The screenwriter who hates “little gems,” buddies and arcsBy
I love good black comedies so I’m looking forward to seeing “The Guard.” In the meantime I’m making do with an interview with writer-director John Michael Donagh on the Den of Geek website.
His first refreshing statement is about indie films that often are described as “little gems.” He says “I didn’t want the film to feel like a small, low-budget Irish film, where they go, “Oh, it’s a little gem.” I hate little gems. I never go to see little gems. They’re just shit movies, basically. [Laughs]”
His goal was to make the movie feel much bigger than the budget and not be constrained by having a character that fits the stereotypes. Of his protagonist, Sgt. Gerry Boyle, he says, “And it’s funny, in a film where you’d think that a character’s so outrageous, and so obnoxious sometimes, that was the one that people connected with. Whereas, in all these screenwriting workshops, would that character ever be created?”
Next to be shot down: the character arc: “Gerry’s just the same at the end – he hasn’t learned anything. He’s going to say the same shit at the end as he did at the beginning.”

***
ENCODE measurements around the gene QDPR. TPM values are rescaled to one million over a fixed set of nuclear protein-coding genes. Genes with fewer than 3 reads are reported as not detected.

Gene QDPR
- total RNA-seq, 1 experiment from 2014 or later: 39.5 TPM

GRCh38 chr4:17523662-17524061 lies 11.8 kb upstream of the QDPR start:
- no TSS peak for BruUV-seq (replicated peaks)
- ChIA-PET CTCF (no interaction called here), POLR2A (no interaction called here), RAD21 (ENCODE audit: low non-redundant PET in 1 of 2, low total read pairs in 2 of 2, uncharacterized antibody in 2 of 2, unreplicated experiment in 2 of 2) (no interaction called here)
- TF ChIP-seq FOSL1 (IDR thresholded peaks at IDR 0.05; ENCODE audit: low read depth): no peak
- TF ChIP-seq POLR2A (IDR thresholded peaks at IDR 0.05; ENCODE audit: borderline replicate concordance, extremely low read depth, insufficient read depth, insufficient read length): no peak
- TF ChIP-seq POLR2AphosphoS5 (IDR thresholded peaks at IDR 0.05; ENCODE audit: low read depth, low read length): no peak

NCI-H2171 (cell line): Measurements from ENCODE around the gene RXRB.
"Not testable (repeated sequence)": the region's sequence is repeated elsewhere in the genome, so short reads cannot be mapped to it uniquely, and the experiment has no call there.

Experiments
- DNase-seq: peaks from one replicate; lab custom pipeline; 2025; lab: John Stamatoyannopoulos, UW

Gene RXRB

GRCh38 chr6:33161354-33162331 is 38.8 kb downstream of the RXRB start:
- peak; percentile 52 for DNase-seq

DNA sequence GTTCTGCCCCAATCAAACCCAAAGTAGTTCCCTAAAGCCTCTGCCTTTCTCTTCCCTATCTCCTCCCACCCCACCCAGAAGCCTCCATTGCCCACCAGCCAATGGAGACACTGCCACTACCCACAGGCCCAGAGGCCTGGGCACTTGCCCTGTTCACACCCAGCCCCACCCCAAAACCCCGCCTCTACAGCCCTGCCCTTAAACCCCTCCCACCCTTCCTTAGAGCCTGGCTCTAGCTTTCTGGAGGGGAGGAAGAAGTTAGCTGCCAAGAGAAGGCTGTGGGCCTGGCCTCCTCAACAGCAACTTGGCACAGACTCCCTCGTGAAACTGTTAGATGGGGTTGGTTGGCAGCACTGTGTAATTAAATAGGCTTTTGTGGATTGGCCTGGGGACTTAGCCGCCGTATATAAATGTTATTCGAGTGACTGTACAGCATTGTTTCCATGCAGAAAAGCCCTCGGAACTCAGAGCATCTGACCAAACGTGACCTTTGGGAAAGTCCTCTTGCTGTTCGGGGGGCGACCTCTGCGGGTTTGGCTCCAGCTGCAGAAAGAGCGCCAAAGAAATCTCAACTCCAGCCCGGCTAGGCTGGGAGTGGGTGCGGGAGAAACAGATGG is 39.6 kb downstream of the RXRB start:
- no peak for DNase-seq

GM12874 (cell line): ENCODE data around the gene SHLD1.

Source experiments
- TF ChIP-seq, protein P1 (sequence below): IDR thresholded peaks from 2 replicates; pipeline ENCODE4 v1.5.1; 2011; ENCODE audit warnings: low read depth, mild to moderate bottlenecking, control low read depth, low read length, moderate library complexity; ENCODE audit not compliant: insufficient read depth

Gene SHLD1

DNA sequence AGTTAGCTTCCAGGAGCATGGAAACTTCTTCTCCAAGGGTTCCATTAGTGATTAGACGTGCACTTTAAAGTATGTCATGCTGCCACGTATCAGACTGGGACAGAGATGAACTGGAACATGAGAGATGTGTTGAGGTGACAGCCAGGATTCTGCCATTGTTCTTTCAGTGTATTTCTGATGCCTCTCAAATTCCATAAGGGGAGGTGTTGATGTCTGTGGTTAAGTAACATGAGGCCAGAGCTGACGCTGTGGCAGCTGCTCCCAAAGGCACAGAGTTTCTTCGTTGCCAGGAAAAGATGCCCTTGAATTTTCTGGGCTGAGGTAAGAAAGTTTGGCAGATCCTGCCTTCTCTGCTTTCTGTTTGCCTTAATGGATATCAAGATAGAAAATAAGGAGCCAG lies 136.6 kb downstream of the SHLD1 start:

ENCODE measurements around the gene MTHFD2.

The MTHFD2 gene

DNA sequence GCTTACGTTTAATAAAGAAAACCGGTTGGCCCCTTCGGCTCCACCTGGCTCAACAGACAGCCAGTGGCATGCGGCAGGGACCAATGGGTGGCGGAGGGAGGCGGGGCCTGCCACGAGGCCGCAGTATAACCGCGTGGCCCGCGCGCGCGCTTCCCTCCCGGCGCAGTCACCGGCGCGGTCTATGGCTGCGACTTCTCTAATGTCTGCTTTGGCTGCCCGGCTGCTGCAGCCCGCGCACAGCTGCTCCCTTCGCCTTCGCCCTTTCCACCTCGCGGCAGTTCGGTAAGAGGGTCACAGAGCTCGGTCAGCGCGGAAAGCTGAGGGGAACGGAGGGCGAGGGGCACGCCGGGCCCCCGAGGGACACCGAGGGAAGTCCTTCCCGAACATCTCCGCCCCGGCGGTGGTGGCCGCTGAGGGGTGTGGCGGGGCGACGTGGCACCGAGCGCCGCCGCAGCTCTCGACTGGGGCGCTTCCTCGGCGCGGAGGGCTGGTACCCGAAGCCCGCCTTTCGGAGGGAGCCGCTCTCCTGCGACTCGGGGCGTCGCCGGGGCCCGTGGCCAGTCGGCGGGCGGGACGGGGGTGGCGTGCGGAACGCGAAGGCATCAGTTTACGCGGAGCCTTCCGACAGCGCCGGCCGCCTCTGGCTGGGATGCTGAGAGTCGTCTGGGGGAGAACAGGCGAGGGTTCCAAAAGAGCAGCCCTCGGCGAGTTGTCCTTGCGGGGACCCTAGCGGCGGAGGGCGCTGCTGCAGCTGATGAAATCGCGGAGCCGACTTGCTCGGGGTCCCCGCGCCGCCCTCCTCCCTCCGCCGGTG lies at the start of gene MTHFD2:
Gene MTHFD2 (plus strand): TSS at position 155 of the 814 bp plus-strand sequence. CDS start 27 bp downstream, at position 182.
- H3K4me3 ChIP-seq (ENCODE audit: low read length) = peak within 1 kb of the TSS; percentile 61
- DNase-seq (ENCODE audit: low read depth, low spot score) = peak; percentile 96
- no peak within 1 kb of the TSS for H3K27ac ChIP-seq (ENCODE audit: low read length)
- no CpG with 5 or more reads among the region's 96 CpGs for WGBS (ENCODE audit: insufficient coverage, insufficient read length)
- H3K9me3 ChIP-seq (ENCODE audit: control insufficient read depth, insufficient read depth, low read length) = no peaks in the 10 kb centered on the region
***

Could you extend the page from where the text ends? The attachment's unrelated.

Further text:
Well, surely the two characters who go through the difficult events of the movie end up good friends? “Not necessarily…Just because you’ve been through the wars with someone, it doesn’t mean you like them. You respect them. That’s what we were getting at in the film.”
Hmm, it sounds like there’s a TINY arc.
Finally, one more quote, this one about what he learned in the process of editing the film and getting other people’s reactions to the rough cut: “as a writer director, I was too much in love with all the lines. Scenes go on too long because you’re trying to get five gags in, whereas three gags would be better for the pace. It’s a basic thing of starting a scene later, and ending it quicker.”
So even if the film is lesson-free, the process wasn’t. In fact this last point represents one of the most common errors in screenplays including mine–but I do cut the fat as part of writing the second draft.
(For some friendly guidance in creating characters for movies or novels see my book, “Your Writing Coach,” published by Nicholas Brealey and available from Amazon ad other online and offline booksellers. You can find out more at http://www.YourWritingCoach.com.)